Category Archives: Data Saving and Loading

Getting data into and out of the MUD engine.

A New Save System – Easy Save To The Rescue

With Into The Inferno development, I reached the point where it was time to get a better save-game system than the existing hacked-together-in-an-hour XML file. It had been on my to-do list for a while as part of evolving past the “you get one save slot, and that’s it” stage.

I have a ton of experience with C#, so throwing something in an XML file is second nature. That’s not necessarily a good or bad thing, but some of the legacy bits are strongly disrecommended by Microsoft at this point (BinaryFormatter for example).

I decided to “do what everyone else does” and get a copy of Easy Save from the Unity Asset Store. It’s immensely popular and highly recommended and it seemed like it’d be the shortest time-to-implement of the available options.

Fast-forward 8 hours later. I have a working save system with three save slots and it’s better in every way than the previous system. I was able to re-use a lot of my existing data code, rewrote some of it to be cleaner, and have “summaries” that are saved as part of the game saves that say where and who the party was at the time of save, and the interface changes necessary to support all of this.


Into The Inferno Main Menu Load Game - Before

Loading From the Main Menu – Before

Into The Inferno Save Game - Before

Saving At The Inn – Before\

As you can see, there’s just “Load Game” but you have no idea what you’re loading. Similarly, saving the game is just “Save Game” with nothing beyond that.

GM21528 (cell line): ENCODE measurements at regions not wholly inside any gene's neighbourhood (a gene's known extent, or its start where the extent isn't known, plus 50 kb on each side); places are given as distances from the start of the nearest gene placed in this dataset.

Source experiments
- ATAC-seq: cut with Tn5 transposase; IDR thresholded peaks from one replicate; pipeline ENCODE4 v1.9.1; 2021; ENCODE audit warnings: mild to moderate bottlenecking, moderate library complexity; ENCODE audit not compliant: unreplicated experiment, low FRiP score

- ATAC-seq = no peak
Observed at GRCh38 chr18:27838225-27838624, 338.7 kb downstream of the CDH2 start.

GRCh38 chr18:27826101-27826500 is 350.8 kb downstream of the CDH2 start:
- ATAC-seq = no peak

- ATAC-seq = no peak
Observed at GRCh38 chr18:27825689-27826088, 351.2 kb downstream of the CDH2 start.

After implementing Easy Save, this is what I have:

Loading From the Main Menu - After

Loading From the Main Menu – After

Into The Inferno Save Game - After

Saving At The Inn – After

The first screenshot shows what comes up after you click “Load Game” on the menu. The summary text is localized in realtime, so in Spanish you’ll see that Archie is a “nivel 1 guerrero” even if you saved the game in English.

The second screenshot is saving the game from the inn. Saves at this point are an intentionally-limited resource (for better or worse), but at least now you have more control over them, and it’s easy to customize the number of slots that there are.

In the future I’d like to add Steam cloud save synchronization, but I have no idea how tough that will be. In any case, Easy Save made what I thought was a 40-hour task into a single day project, testing and UI changes included, and I definitely recommend it.

Preserving Newlines in XML Serialization

With .NET’s XML serialization, it kills newlines when you serialize XML to disk. More specifically, it converts a CR+LF into just an LF (\r\n becomes just \n).

This was causing annoyances with the spell editor, since you can edit source code for spells with it, but the code would appear all on one line after saving and reloading.

The fix was to declare XmlWriterSettings with a newline preference.

The code was this:

         public void Save()